Reesa: Gotcha. I actually thought you were more Mocha Java (laughs) (earthy and very full bodied, with hints of spice and gentle sweetness) but I have never met you so maybe your stage presence would tell me different.  Which brings me to my next question. I noticed your facial expressions on some of the sites you sent me.  It seemed like you were really into it, How would you describe your stage presence?
SH: Audience participation is needed because you feed off their energy and its then reflected into your performance so I make sure that I have my wireless mic with me because to come over correctly when announcing your words I want it to be clear as possible to the audience.  Down in new Orleans you have certain people that come to shows just to look pretty (not really interested) so I make sure that when I leave the stage they will embrace the show.  By the time I’m done with you. You are going to have a good time.

Ok I heard that!

Slangston Hughes was highly affected by Hurricane Katrina that shows in his music.  I feel that his songs show reflection and emotion that anyone listening can relate to.  With issues pertaining to post-Katrina, Hughes continues to go hard in the community with his showcase and music.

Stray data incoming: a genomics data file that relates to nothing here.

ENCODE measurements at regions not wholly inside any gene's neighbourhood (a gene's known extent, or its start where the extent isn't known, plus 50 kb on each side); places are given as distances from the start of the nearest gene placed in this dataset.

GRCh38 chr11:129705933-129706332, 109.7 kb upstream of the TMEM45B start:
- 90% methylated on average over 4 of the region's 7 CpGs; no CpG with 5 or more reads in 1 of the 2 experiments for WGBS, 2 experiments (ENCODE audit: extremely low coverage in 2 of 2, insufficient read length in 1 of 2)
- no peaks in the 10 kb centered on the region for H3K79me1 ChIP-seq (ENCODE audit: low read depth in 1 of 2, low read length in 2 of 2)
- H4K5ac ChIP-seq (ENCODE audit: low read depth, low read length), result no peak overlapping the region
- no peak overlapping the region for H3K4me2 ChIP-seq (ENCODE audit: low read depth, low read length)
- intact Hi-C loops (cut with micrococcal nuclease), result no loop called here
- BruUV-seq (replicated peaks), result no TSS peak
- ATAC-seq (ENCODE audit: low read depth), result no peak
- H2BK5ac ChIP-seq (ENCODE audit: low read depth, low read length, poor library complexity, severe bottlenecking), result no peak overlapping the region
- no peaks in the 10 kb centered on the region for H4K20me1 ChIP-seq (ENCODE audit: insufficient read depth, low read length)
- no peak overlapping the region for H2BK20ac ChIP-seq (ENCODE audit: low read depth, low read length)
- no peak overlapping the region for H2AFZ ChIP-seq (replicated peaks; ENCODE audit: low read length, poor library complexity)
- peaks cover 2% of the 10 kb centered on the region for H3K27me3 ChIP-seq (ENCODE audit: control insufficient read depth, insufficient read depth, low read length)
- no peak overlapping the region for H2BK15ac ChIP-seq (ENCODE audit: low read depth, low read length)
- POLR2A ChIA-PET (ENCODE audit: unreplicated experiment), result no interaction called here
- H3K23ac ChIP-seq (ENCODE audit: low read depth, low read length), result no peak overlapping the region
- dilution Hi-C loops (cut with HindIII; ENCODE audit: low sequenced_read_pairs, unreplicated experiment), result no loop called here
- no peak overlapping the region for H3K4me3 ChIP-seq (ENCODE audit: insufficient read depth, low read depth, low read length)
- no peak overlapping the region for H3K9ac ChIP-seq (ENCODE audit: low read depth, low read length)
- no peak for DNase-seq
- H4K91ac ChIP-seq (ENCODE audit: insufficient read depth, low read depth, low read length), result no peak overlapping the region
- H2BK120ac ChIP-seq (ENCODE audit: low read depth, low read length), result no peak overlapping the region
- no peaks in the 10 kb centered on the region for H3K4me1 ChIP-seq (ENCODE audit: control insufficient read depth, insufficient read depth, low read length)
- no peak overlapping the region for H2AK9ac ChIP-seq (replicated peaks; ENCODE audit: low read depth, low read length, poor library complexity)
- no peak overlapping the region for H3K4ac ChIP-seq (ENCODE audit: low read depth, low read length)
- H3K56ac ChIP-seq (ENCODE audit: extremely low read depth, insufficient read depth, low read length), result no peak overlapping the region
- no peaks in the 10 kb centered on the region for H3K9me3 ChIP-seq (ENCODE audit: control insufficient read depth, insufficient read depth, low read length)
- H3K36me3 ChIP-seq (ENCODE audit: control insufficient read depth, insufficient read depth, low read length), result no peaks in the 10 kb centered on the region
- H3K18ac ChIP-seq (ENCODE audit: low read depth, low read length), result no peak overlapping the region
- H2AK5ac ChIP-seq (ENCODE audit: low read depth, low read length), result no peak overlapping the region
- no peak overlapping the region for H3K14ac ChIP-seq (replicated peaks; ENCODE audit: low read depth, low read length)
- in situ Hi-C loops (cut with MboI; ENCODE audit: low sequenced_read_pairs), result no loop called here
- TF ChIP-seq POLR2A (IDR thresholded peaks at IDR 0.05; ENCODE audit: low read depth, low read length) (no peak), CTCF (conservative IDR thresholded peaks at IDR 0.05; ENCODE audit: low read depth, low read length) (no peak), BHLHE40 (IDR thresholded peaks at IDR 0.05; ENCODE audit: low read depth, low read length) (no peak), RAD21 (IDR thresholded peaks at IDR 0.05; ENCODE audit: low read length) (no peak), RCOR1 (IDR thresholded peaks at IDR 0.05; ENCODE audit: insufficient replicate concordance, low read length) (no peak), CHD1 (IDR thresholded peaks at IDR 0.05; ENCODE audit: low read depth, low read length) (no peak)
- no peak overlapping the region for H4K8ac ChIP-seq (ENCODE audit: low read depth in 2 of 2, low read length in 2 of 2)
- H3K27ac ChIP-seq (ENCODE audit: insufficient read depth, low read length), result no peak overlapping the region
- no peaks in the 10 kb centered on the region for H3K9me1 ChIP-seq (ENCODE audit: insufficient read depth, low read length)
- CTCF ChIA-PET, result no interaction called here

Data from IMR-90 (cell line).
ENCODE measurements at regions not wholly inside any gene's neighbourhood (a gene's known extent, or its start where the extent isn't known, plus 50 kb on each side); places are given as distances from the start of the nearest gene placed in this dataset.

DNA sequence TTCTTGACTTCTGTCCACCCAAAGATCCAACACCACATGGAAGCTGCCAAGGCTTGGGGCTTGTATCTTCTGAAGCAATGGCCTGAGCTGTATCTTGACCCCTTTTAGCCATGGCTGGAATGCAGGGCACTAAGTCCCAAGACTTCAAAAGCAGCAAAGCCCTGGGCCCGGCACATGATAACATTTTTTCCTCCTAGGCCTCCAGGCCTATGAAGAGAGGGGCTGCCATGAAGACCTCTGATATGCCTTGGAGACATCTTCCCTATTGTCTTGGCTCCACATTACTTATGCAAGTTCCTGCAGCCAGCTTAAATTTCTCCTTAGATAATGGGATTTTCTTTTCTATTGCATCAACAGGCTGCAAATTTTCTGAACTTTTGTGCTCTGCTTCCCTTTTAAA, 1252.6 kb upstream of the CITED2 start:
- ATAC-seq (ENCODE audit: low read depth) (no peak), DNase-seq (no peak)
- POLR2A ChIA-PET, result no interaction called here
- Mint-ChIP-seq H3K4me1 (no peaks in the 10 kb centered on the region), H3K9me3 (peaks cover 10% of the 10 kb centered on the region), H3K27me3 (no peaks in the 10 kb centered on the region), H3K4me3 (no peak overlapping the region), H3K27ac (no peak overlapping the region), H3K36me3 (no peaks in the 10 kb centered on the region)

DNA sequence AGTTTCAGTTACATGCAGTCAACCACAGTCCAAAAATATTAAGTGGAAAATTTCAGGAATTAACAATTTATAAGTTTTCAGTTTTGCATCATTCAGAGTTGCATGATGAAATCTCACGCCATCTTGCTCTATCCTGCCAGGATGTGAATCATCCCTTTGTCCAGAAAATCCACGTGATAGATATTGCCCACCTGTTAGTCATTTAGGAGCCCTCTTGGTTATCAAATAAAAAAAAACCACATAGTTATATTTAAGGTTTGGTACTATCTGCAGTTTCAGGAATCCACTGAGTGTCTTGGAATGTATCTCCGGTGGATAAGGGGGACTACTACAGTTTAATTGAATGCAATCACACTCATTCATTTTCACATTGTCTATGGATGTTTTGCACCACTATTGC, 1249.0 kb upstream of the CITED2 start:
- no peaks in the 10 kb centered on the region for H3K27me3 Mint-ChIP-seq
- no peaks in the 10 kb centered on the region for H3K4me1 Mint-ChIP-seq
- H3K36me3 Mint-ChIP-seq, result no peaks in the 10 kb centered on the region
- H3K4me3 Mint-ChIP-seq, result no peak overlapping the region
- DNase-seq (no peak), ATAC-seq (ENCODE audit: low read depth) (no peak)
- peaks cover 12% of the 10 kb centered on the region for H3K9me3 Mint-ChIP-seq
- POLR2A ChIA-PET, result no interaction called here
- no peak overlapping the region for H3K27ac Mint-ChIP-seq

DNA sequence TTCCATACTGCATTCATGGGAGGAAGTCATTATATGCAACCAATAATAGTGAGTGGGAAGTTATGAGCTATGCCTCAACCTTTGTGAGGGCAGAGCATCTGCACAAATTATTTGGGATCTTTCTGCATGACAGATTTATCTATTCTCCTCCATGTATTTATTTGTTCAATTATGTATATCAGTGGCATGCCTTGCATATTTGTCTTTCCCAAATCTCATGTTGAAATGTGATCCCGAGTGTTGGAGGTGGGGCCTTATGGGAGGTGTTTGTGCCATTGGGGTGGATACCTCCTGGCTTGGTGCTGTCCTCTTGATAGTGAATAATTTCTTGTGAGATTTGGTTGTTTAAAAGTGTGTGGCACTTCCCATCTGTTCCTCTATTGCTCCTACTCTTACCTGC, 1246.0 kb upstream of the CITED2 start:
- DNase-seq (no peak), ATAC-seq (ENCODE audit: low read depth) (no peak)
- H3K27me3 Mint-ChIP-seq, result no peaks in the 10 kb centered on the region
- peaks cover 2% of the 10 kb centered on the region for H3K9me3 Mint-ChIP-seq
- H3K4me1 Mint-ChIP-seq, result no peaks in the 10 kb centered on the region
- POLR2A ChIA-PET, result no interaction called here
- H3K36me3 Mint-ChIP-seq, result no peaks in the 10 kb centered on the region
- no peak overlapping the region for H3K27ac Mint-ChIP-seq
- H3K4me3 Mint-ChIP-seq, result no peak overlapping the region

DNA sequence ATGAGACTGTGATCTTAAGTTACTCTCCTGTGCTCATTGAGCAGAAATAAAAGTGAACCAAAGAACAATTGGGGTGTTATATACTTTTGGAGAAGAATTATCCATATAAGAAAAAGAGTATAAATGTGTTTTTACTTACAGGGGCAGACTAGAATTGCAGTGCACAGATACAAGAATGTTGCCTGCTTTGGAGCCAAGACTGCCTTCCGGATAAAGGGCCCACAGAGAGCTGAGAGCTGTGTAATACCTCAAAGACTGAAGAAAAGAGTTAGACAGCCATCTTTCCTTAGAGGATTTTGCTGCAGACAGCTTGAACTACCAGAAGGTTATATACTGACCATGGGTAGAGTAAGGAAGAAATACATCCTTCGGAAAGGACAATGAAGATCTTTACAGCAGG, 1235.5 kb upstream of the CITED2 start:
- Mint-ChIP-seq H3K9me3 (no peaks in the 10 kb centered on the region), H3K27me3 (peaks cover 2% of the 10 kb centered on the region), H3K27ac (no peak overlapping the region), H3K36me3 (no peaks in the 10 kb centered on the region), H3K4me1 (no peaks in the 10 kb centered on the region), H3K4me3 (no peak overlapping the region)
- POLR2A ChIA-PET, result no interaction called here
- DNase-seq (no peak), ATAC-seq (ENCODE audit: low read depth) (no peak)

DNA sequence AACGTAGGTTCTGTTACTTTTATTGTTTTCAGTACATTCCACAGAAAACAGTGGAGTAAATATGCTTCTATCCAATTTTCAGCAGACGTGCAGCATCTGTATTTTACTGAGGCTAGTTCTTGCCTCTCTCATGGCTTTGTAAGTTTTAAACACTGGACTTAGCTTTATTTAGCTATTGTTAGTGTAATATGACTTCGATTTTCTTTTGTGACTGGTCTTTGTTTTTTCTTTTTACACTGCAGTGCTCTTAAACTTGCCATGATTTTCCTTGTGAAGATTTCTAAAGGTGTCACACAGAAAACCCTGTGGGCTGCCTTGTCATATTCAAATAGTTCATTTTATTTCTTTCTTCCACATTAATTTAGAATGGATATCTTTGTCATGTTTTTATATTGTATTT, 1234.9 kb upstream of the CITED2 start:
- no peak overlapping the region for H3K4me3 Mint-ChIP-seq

One thought on “New Orleans Emcee Brings Gumbo Flavor to Hip Hop

  1. Fiyah says:

    Slangston is really doing his thing in New Orleans. I had the pleasure of performing at one of the “Uniquity” shows this year. The shows are artfully arranged so that the many voices of hip hop and spoken word are represented. The band is versitile and compliment the artists. They ROCK. The show is very professionally done from the flyers to the hostand performers. I am proud of what Slangston does for hip hop in New Orleans. We ain’t all bounce or bling. Slangston is an artist that embodies true hip hop with that unmistakable New Orleans flavor, and showcases truly what New Orleans has to offer. Don’t sleep on hip hop in New Orleans! and Thank you Slangston for your work. Well Done.

Leave a Reply

Fill in your details below or click an icon to log in: Logo

You are commenting using your account. Log Out /  Change )

Twitter picture

You are commenting using your Twitter account. Log Out /  Change )

Facebook photo

You are commenting using your Facebook account. Log Out /  Change )

Connecting to %s